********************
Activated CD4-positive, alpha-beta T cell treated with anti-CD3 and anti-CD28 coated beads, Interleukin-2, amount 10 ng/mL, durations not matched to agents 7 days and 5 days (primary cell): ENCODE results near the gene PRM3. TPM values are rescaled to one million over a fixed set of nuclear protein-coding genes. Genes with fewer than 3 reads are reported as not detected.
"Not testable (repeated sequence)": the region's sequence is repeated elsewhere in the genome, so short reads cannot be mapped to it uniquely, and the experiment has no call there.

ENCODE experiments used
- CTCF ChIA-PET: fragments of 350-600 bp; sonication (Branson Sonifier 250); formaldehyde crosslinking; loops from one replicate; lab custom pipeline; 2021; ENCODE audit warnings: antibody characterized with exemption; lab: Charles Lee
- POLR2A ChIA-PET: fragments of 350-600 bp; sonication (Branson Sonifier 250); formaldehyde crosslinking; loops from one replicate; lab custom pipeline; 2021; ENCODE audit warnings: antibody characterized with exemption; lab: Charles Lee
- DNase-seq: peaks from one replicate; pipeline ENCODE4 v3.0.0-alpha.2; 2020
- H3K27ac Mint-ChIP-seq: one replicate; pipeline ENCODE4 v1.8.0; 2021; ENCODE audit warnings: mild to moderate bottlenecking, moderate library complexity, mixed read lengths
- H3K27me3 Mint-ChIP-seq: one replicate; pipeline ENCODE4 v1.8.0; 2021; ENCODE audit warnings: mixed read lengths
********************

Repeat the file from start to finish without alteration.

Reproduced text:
Activated CD4-positive, alpha-beta T cell treated with anti-CD3 and anti-CD28 coated beads, Interleukin-2, amount 10 ng/mL, durations not matched to agents 7 days and 5 days (primary cell): ENCODE results near the gene PRM3. TPM values are rescaled to one million over a fixed set of nuclear protein-coding genes. Genes with fewer than 3 reads are reported as not detected.
"Not testable (repeated sequence)": the region's sequence is repeated elsewhere in the genome, so short reads cannot be mapped to it uniquely, and the experiment has no call there.

ENCODE experiments used
- CTCF ChIA-PET: fragments of 350-600 bp; sonication (Branson Sonifier 250); formaldehyde crosslinking; loops from one replicate; lab custom pipeline; 2021; ENCODE audit warnings: antibody characterized with exemption; lab: Charles Lee
- POLR2A ChIA-PET: fragments of 350-600 bp; sonication (Branson Sonifier 250); formaldehyde crosslinking; loops from one replicate; lab custom pipeline; 2021; ENCODE audit warnings: antibody characterized with exemption; lab: Charles Lee
- DNase-seq: peaks from one replicate; pipeline ENCODE4 v3.0.0-alpha.2; 2020
- H3K27ac Mint-ChIP-seq: one replicate; pipeline ENCODE4 v1.8.0; 2021; ENCODE audit warnings: mild to moderate bottlenecking, moderate library complexity, mixed read lengths
- H3K27me3 Mint-ChIP-seq: one replicate; pipeline ENCODE4 v1.8.0; 2021; ENCODE audit warnings: mixed read lengths